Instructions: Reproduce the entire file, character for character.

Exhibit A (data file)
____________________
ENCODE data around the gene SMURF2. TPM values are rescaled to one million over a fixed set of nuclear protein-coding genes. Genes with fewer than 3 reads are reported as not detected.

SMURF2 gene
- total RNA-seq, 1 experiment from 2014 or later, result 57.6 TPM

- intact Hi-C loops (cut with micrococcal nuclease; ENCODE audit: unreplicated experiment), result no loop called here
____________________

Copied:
ENCODE data around the gene SMURF2. TPM values are rescaled to one million over a fixed set of nuclear protein-coding genes. Genes with fewer than 3 reads are reported as not detected.

SMURF2 gene
- total RNA-seq, 1 experiment from 2014 or later, result 57.6 TPM

- intact Hi-C loops (cut with micrococcal nuclease; ENCODE audit: unreplicated experiment), result no loop called here